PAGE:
William Reeves (animator)

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William Reeves
William "Bill" Reeves Pixar.jpg
Reeves in December 2011 at the Pixar campus
Born (1959-05-05) May 5, 1959 (age 63)
  • Supervising technical director
  • modeling
  • animation system development
  • RenderMan software development
EmployerPixar Animation Studios
Industrial Light & Magic
Spouse(s)Ricki Blau
ChildrenJulia, Oliver, & Ian Reeves
Awards1987 – Nominated: Animated Short Film
Luxo, Jr.

1988 – Won: Animated Short Film
Tin Toy
1997 – Won: Scientific and Engineering Award
For the original concept and the development of particle systems used to create computer generated visual effects in motion pictures.

1998 – Won: Scientific and Engineering Award
For the development of the Marionette Three-Dimensional Computer Animation System.

William "Bill" Reeves (born May 5, 1959) is a Canadian animator and technical director known for working with John Lasseter on the animated shorts Luxo Jr. and The Adventures of André and Wally B.[1]

After obtaining a Bachelor of Mathematics from the University of Waterloo and completing a Ph.D. at the University of Toronto, Reeves was hired by George Lucas as a member of Lucasfilm's Computer Division, Computer Graphics Group. He was one of the founding employees of Pixar when it was sold in 1986 to Steve Jobs. Reeves is the inventor of the first motion blur algorithm and methods to simulate particle motion in CGI. Bill Reeves created particle systems allowing for the realistic articulation of random elements like smoke and fire.[2]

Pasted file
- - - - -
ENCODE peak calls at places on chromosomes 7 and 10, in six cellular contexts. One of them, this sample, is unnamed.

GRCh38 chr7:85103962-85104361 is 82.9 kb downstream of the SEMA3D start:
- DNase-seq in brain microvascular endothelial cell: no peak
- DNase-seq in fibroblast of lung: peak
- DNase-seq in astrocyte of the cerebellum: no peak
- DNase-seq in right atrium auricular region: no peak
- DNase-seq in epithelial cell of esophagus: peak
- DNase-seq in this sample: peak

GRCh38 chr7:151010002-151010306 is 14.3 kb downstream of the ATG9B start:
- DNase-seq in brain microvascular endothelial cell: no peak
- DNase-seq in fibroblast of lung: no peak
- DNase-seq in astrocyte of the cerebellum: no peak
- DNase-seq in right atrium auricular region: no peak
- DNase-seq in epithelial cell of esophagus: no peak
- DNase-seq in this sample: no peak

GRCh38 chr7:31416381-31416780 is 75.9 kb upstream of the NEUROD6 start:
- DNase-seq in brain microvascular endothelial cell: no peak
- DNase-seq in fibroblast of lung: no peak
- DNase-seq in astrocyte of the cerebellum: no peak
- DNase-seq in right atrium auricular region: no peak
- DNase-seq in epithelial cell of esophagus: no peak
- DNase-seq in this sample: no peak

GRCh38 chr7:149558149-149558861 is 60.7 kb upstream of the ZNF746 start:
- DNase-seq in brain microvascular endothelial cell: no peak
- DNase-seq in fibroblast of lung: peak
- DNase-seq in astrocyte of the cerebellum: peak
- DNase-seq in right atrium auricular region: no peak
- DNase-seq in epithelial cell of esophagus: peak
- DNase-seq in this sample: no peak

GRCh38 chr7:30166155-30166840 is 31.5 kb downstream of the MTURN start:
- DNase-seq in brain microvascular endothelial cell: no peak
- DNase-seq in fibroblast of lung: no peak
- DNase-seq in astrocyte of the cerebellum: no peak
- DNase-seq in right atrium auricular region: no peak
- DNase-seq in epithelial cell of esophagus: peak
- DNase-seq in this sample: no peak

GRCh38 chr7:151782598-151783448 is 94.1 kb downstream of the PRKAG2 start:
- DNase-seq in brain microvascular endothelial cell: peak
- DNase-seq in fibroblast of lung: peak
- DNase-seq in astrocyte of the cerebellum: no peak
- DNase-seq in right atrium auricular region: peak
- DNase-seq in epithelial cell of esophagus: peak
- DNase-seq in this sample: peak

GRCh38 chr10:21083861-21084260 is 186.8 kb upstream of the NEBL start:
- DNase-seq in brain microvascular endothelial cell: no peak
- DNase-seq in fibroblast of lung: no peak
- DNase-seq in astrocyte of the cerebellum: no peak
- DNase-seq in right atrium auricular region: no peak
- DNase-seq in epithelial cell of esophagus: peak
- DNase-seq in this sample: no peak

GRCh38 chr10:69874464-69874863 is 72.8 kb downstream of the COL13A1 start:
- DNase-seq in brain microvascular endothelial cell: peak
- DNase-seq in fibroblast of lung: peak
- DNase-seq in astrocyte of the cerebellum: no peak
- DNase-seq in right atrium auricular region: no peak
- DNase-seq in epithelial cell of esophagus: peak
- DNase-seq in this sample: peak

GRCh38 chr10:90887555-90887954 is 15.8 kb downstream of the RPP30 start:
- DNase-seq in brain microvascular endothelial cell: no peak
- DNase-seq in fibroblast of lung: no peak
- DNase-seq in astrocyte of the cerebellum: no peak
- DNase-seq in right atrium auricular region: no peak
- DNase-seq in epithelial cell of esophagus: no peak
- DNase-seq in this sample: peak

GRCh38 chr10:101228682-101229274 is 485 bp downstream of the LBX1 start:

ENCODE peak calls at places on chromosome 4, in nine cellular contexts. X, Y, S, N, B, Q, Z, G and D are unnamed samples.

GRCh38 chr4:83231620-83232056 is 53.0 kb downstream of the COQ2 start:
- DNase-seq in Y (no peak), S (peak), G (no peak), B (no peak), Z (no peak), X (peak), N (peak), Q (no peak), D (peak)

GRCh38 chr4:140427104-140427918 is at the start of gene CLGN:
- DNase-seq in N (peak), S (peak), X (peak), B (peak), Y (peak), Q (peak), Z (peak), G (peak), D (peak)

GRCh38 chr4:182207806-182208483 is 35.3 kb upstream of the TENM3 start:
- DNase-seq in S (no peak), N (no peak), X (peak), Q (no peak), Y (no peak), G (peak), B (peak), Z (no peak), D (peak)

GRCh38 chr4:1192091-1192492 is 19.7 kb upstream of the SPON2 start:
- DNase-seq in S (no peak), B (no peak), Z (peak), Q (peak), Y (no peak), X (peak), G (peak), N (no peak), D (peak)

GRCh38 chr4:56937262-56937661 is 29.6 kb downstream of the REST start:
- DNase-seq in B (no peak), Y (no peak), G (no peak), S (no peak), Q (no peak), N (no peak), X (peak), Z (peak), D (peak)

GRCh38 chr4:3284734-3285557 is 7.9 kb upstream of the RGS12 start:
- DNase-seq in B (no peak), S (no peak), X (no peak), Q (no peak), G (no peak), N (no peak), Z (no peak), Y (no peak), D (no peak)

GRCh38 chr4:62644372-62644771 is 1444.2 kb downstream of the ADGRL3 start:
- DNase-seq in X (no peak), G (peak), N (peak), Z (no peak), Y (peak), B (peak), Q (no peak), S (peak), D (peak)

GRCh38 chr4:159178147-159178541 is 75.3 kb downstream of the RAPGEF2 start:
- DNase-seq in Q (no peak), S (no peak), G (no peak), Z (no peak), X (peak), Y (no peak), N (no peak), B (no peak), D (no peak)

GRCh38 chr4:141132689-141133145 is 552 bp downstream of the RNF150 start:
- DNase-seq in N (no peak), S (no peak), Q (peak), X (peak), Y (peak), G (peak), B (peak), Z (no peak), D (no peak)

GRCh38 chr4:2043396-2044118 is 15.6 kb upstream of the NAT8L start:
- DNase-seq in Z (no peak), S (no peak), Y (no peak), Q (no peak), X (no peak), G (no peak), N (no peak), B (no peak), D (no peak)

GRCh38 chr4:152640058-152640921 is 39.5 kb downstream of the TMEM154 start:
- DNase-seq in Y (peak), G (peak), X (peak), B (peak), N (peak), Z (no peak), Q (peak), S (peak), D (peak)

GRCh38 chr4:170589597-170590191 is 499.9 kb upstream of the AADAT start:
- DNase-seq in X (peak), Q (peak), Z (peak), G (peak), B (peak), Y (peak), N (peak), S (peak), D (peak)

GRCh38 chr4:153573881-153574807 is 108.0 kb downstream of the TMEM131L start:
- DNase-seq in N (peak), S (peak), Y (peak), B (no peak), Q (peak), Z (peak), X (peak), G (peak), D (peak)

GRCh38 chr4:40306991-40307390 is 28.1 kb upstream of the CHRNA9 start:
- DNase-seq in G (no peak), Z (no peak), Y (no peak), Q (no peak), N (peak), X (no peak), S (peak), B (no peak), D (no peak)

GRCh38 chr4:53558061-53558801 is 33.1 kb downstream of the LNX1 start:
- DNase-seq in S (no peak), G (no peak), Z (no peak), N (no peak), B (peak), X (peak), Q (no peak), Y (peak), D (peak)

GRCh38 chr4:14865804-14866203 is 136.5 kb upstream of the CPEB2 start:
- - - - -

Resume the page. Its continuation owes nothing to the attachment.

Lasseter and Reeves received the Academy Award for Best Animated Short Film (Oscar) in 1988 for their work on the film Tin Toy. Their collaboration continued with Reeves acting as the supervising technical director of the first feature-length, computer-animated film: Toy Story.

In 1996 he became the 2nd awardee of the J.W. Graham Medal, named in honor of Wes Graham an early influential professor of computer science at the University of Waterloo, and annually awarded to an influential alumnus of the University's faculty of mathematics.[3]


See also[edit]


  1. ^ "William Reeves". Movies & TV Dept. The New York Times. Baseline & All Movie Guide. 2014. Archived from the original on 2014-05-31.
  2. ^ Sito, Tom. Moving Innovation: a history of computer animation. Massachusetts. MIT Press. 2013. pgs. 158-59.
  3. ^ "Recipients of the J.W. Graham Medal in Computing & Innovation". University of Waterloo. Retrieved 2015-09-25.

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